This Activist Kept Watch Over Trump’s Camp For Immigrant Kids. Now, It’s Closing. (HBO)

Since June 2018, The Department of Health and Human Services and a private contractor called BCFS have operated a massive tent city on the edge of Tornillo, a little town on the Texas-Mexico border. Officially, it’s a migrant youth shelter for unaccompanied minors ages 13-17 who made unauthorized crossings into the U.S. Unofficially, it’s a prison for kids.

But whatever you call it, its operations have been highly secretive.

The federal government has released so little information about what goes on inside Tornillo that the best insight into the camp is a guy who has been standing watching outside its gates.

Josh Rubin is that guy. The 66-year-old New Yorker moved to Texas to protest and publicize what was happening at Tornillo. After spending three months there, Josh is going home.

In late December, weeks after it was revealed that BCFS had been neglecting to run required fingerprint checks on workers, HHS announced that it would not be renewing the Tornillo contract, And now is starting the camp down. VICE News has learned that Tornillo is housing just 850 children down from over 2800 it held at its height.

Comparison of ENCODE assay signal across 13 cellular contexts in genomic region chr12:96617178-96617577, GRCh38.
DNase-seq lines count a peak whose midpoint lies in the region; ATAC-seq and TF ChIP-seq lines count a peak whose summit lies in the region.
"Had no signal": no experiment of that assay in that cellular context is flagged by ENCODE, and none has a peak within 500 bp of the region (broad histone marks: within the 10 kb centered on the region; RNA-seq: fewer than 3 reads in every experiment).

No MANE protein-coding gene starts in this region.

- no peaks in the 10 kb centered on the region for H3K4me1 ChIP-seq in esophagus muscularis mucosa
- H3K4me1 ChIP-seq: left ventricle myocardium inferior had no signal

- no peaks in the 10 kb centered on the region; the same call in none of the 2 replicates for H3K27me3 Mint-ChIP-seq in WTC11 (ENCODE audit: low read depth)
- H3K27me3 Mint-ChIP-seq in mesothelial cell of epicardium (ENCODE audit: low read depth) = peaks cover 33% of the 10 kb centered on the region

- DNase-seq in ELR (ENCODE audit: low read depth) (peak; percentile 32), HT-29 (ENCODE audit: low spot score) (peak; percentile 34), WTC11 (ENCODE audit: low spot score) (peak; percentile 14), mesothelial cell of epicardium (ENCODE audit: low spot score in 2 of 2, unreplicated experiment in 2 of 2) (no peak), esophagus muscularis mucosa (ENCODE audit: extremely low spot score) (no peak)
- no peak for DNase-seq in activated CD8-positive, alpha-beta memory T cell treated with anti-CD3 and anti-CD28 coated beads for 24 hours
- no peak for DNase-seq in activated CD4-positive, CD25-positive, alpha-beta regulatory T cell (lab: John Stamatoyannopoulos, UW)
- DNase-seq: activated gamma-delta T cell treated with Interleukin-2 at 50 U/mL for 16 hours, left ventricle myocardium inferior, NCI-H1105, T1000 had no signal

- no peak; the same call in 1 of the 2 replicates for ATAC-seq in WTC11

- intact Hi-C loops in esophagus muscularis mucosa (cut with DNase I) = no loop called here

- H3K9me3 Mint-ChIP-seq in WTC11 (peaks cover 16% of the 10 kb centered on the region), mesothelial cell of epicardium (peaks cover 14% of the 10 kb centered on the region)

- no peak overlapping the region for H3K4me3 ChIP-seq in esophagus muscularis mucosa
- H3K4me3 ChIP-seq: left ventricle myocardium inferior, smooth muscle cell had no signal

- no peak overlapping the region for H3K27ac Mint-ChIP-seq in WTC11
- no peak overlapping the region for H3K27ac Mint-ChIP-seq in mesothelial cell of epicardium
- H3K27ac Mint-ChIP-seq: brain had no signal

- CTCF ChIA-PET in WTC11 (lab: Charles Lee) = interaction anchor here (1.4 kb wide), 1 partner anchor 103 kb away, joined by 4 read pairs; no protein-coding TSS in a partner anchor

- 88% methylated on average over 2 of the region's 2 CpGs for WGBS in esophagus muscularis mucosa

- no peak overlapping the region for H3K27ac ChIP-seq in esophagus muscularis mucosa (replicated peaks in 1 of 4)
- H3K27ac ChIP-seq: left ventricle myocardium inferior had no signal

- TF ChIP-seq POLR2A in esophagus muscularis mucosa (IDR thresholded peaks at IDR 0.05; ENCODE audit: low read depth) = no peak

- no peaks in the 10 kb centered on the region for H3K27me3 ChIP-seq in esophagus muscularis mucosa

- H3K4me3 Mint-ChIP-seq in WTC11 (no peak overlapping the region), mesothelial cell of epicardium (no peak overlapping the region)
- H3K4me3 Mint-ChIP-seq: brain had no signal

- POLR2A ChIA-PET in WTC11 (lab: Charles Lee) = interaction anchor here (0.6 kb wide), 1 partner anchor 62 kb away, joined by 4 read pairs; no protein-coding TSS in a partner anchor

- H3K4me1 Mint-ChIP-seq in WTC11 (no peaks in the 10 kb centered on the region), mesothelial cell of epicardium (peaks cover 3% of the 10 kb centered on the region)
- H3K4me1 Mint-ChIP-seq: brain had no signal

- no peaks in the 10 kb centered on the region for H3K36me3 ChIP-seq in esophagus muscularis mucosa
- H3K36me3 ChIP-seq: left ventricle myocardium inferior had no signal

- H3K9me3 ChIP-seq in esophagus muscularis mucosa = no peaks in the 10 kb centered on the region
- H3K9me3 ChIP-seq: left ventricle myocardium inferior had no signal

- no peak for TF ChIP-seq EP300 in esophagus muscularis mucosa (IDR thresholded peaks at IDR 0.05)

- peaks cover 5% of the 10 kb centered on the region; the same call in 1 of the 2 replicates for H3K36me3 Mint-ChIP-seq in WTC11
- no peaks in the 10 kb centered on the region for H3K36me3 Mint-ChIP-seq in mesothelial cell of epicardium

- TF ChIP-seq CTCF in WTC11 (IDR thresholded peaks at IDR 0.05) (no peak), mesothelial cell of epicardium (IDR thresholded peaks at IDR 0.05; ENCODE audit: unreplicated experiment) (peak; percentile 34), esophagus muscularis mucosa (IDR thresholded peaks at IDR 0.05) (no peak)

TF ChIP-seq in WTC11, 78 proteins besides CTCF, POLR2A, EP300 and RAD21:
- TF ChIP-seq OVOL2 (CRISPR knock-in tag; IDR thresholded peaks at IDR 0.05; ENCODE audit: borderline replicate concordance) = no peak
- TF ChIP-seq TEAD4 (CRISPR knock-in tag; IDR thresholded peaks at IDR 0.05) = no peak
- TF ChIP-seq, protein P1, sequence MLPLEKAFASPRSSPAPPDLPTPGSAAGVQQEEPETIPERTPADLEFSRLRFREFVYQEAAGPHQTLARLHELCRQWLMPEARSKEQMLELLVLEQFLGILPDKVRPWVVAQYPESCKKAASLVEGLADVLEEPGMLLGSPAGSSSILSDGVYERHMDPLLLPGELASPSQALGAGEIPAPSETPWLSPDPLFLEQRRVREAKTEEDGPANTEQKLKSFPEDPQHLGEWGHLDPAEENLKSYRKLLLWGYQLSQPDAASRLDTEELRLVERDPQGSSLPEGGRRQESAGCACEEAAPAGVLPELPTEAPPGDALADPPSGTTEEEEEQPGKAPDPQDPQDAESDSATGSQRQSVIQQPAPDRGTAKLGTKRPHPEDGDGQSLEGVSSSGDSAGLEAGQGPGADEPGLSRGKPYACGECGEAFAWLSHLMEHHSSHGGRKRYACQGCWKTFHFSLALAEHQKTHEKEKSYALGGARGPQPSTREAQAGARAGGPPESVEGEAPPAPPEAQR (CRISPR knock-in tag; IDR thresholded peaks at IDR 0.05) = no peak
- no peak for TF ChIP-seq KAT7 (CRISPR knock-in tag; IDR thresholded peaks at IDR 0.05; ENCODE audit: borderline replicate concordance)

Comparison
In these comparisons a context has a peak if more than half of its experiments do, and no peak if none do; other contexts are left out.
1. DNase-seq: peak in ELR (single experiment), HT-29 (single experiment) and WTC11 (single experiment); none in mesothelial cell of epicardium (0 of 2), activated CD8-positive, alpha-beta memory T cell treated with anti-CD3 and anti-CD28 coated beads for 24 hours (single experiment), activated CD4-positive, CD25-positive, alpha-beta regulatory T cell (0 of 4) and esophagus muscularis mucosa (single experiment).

According to Josh, “There’s a reason for being out here in the middle of nowhere. They don’t want us to see. They didn’t want us to see what we saw. And now they’re closing it down.”

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The Activists And Politicians Rallying Against Trump’s Immigration Policy (HBO)

A senior official at a Texas tent camp that’s now housing more than 300 migrant children said Monday that even his own staffers don’t believe the Trump administration should have separated migrant families at the border.

“They hate this mission,” the official said of Tornillo staffers, who are not government employees but hired through the private contractor BCFS, which operates the facility. “Everyone who’s working here would go home today.”

On Monday, more than two weeks after the Trump administration opened up Tornillo’s “camp” for migrant children, officials finally opened its doors to reporters.

The shelter, which is about 30 miles east of El Paso, currently holds 326 children, the vast majority of whom entered the United States without authorization and without their parents. Right now, 23 separated children live in Tornillo; three were already reunited with their parents, officials said. Most of the camp’s inhabitants are boys age 13 to 17 from Nicaragua, Guatemala, Honduras, and El Salvador.

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